She also spoke about caffeine. Caffeine works to help us stay awake as what is called a receptor blocker for a chemical in the brain called adenosine. Because adenosine signals the brain to sleep by preventing release of a neurotransmitter called acetylcholine, caffeine prevents this and prevents the brain from producing sleepiness. It turns out that caffeine also increases glutamate (learning, memory) and dopamine (movement, executive function, and reward). These benefits are generally seen with limited use (there can be tolerance) and not misuse (enabling chronic sleep deprivation). Overall, she recommended drinking up to 3 cups of coffee a day and not more than 6 cups a day (health risks). I do not drink coffee myself because I just do not like the taste, but I was intrigued.

Charles Bae, MD, MHCI from Penn spoke about cannabis and sleep. Research is limited because of the (il)legal status of cannabis at the federal level. Most of the work medically has been done with CBD instead of THC. The Phase II PACE Study showed limited improvements in obstructive sleep apnea after treatment with dronabinol (a cannabinoid). The CANSLEEP study to evaluate CBD as a therapy for sleep apnea is underway, and we look forward to seeing those in the future. I do know that everything related to cannabinoids is much more complicated than this makes it seem, but I defer to other experts in this field. He later spoke about the massive reduction in carbon footprint that is associated with telemedicine. I think telemedicine is fantastic for many patient visits and use it extensively, including with video consults.

Allan Pack, MCChB, PhD from Penn shared work from his team and others regarding different clusters of sleep apnea patients, whether based on genetics or symptoms. He shared evidence that has been advanced to support the argument that obstructive sleep apnea – even severe obstructive sleep apnea – may not require treatment in individuals who are not sleepy and who do not have cardiovascular disease.

Dr. Pack also shared key publications from the past year. He spoke about the final report released by the Agency for Healthcare Research and Quality about outcomes of CPAP therapy. This report indicated that randomized, controlled trials have not provided evidence that CPAP affects long-term, clinically important outcomes but then went far beyond the scientific assessment to suggest that prescribing CPAP is unethical. He correctly pointed out that their evaluation was fundamentally flawed. First, they ignored all symptomatic changes which ARE clinically important. Second, they ignored clinical outcomes like blood pressure. He also summarized work related to the use of medications to treat sleep apnea and the evidence related to hypoxic burden, a measure of the duration and degree of drops in oxygen levels associated with obstructive sleep apnea.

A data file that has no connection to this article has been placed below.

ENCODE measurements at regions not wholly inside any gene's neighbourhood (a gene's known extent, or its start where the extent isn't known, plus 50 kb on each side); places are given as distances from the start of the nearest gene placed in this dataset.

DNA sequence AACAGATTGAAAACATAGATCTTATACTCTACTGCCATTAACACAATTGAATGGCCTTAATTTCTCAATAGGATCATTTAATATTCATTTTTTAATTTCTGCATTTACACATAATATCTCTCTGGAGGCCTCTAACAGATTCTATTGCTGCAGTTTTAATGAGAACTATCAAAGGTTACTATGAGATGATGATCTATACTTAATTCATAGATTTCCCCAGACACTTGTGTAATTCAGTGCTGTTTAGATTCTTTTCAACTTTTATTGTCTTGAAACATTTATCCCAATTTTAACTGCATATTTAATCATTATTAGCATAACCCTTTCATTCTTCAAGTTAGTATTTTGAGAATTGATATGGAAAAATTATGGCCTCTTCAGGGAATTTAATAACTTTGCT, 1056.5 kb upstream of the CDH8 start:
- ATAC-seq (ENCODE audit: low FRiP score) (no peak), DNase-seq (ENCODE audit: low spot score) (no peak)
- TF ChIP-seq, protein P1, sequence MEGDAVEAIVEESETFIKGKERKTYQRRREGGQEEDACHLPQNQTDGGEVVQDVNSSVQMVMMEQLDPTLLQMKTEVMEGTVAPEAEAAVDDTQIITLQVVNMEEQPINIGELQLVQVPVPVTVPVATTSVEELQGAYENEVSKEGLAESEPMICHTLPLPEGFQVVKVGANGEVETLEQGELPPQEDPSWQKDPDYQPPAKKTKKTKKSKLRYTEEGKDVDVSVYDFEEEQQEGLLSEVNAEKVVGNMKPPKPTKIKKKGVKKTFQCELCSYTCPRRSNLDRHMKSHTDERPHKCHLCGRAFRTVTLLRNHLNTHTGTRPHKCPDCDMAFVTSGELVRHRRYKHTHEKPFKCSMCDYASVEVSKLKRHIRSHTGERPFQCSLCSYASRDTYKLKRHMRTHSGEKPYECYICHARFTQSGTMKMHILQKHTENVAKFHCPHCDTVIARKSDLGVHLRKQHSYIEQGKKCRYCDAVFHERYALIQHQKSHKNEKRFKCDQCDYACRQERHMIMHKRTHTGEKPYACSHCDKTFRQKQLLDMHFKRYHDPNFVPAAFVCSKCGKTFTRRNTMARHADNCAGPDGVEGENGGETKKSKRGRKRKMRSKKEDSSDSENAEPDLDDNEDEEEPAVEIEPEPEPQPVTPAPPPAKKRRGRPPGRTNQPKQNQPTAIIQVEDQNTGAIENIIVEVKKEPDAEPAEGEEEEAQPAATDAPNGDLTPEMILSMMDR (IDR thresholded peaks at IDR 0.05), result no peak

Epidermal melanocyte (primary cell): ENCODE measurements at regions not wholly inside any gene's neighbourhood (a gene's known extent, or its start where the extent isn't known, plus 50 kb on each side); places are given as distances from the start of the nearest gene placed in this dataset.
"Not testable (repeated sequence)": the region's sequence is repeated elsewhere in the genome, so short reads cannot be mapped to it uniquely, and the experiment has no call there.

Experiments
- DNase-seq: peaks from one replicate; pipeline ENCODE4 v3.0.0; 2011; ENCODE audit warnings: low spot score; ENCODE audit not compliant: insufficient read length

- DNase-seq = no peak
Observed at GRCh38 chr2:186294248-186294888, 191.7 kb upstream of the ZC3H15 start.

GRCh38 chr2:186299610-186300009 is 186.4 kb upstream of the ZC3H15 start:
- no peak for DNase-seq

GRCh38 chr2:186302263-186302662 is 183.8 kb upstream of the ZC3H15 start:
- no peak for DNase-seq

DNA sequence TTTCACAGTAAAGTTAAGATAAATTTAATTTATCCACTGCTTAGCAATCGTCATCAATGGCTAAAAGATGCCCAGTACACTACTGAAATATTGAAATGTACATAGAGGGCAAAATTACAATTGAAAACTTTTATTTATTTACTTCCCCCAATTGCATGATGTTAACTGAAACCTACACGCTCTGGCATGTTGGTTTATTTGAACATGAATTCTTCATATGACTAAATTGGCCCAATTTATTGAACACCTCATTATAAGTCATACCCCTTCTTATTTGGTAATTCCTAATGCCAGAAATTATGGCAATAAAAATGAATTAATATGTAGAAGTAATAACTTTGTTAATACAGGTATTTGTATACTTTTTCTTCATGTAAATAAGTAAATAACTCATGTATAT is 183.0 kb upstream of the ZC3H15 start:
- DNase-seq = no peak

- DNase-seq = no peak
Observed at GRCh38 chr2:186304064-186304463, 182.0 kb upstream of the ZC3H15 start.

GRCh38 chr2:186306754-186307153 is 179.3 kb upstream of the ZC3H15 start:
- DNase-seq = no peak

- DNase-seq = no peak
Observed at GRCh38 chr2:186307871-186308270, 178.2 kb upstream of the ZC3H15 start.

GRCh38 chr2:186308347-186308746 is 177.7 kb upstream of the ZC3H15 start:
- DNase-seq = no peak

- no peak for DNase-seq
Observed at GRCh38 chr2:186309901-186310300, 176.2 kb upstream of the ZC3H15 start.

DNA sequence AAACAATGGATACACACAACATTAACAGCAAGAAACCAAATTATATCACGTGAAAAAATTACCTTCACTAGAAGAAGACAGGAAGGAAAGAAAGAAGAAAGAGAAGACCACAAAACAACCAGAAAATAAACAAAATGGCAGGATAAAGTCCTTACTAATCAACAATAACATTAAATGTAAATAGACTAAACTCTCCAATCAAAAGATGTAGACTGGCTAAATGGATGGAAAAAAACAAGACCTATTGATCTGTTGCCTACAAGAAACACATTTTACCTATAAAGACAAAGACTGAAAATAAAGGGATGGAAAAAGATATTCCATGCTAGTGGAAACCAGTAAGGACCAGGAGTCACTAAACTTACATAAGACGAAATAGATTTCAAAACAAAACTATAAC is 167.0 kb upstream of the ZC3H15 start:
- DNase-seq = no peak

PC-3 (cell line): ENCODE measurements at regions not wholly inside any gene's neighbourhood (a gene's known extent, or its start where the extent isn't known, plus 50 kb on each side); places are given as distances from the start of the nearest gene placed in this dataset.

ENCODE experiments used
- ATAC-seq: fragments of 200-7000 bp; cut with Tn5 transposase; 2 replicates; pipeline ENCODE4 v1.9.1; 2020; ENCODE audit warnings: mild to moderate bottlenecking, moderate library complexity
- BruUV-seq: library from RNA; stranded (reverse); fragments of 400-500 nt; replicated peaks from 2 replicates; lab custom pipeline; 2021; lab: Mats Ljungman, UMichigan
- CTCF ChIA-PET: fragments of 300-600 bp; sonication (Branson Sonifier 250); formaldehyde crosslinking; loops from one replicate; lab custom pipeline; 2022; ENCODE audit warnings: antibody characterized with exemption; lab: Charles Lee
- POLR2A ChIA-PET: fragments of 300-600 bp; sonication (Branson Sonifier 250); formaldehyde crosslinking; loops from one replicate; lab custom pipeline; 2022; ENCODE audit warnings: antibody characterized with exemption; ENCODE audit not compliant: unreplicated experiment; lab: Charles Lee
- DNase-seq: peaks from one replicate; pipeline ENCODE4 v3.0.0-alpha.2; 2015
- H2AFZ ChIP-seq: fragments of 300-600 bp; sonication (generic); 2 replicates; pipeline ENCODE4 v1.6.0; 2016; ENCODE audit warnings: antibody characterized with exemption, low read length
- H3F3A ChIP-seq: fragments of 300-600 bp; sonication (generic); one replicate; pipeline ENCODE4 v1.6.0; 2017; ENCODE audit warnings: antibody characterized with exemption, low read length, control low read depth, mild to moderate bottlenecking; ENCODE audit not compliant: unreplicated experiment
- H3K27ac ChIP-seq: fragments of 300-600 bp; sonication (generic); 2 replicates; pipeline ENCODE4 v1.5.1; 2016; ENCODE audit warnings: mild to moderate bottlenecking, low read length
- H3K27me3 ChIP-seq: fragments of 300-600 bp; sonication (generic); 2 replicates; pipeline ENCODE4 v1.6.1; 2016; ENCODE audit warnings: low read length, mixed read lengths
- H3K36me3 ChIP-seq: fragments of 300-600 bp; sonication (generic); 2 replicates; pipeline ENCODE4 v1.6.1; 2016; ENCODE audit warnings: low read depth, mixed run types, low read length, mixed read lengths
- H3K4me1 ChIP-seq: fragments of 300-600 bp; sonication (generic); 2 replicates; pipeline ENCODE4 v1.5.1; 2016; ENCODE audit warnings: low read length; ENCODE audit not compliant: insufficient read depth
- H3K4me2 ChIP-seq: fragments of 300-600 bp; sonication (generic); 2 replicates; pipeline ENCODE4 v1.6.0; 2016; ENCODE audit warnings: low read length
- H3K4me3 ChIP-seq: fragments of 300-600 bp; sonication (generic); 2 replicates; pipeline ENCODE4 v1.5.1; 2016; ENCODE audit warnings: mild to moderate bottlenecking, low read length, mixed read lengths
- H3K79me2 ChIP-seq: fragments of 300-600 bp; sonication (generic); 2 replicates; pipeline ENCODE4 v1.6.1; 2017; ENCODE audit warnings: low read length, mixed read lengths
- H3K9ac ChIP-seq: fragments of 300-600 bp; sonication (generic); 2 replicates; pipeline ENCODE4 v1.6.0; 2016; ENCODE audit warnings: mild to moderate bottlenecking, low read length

Atul Malhotra, MD from the University of California, San Diego and Richard Schwab, MD from Penn presented a wonderful Pro/Con debate about the use of clinical phenotypes (symptoms) and endotypes (causes) in the treatment of obstructive sleep apnea. I recently was awarded an R01 grant from the National Institutes of Health related to endotypes and palate surgery, so it was of particular interest to me. While this is not ready for broad application in treating patients, the key will be whether this approach is used to treat large  patients successfully; this is the purpose of our research.

Ron Mitchell, MD from the University of Texas Southwestern and Children’s Health spoke about changes in pediatric obstructive sleep apnea. He shared that tonsillotomy (also known as intracapsular tonsillectomy) is becoming as common as traditional tonsillectomy (extracapsular tonsillectomy). He presented an update about the fact that many children with sleep apnea can produce behavior changes that include hyperactivity and difficulty with attention, making this similar to behaviors seen in attention-deficit disorder or attention-deficit hyperactivity disorder; importantly, about 50% of those children with sleep apnea undergoing surgery (tonsillectomy or adenotonsillectomy) will have resolution of those symptoms.

David Kent, MD from Vanderbilt University presented his fantastic work related to nerve stimulation of the ansa cervicalis for the treatment of obstructive sleep apnea. He has performed this work systematically, showing it has real potential to transform our approach to neurostimulation and move beyond stimulation of the hypoglossal nerve alone.

One thought on “2023 Advances in Sleep Apnea and Snoring Course Highlights

  • James Poulos says:

    Dr.Kezirian – Thank you for putting out all of this content. I was wondering if there might be a sleep doctor / ENT in Chicago that you would recommend? I’m 29, otherwise healthy, and nobody can seem to figure out how to treat my sleep apnea (other than suggesting that I simply don’t have a problem). At this point, I’m willing to do almost anything to fix my problem. Any help would be greatly appreciated!